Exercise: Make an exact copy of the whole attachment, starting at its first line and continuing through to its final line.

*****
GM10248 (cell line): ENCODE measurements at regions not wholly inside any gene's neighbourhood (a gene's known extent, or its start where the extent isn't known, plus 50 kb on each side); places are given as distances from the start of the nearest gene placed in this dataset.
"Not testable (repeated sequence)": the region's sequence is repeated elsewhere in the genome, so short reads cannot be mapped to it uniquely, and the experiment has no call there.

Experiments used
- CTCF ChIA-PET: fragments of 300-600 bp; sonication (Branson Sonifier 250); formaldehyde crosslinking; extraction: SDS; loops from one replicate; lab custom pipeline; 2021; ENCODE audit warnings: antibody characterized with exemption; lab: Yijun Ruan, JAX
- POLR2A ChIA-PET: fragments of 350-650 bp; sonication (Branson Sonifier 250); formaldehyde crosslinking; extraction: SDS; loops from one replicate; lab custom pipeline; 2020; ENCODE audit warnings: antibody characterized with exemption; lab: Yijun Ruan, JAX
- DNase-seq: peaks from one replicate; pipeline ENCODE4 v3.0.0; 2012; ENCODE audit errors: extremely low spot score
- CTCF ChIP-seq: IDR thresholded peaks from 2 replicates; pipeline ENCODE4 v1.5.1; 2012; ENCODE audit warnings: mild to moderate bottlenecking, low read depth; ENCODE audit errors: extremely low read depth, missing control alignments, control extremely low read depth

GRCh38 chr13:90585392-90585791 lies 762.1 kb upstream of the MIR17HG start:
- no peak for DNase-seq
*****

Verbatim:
GM10248 (cell line): ENCODE measurements at regions not wholly inside any gene's neighbourhood (a gene's known extent, or its start where the extent isn't known, plus 50 kb on each side); places are given as distances from the start of the nearest gene placed in this dataset.
"Not testable (repeated sequence)": the region's sequence is repeated elsewhere in the genome, so short reads cannot be mapped to it uniquely, and the experiment has no call there.

Experiments used
- CTCF ChIA-PET: fragments of 300-600 bp; sonication (Branson Sonifier 250); formaldehyde crosslinking; extraction: SDS; loops from one replicate; lab custom pipeline; 2021; ENCODE audit warnings: antibody characterized with exemption; lab: Yijun Ruan, JAX
- POLR2A ChIA-PET: fragments of 350-650 bp; sonication (Branson Sonifier 250); formaldehyde crosslinking; extraction: SDS; loops from one replicate; lab custom pipeline; 2020; ENCODE audit warnings: antibody characterized with exemption; lab: Yijun Ruan, JAX
- DNase-seq: peaks from one replicate; pipeline ENCODE4 v3.0.0; 2012; ENCODE audit errors: extremely low spot score
- CTCF ChIP-seq: IDR thresholded peaks from 2 replicates; pipeline ENCODE4 v1.5.1; 2012; ENCODE audit warnings: mild to moderate bottlenecking, low read depth; ENCODE audit errors: extremely low read depth, missing control alignments, control extremely low read depth

GRCh38 chr13:90585392-90585791 lies 762.1 kb upstream of the MIR17HG start:
- no peak for DNase-seq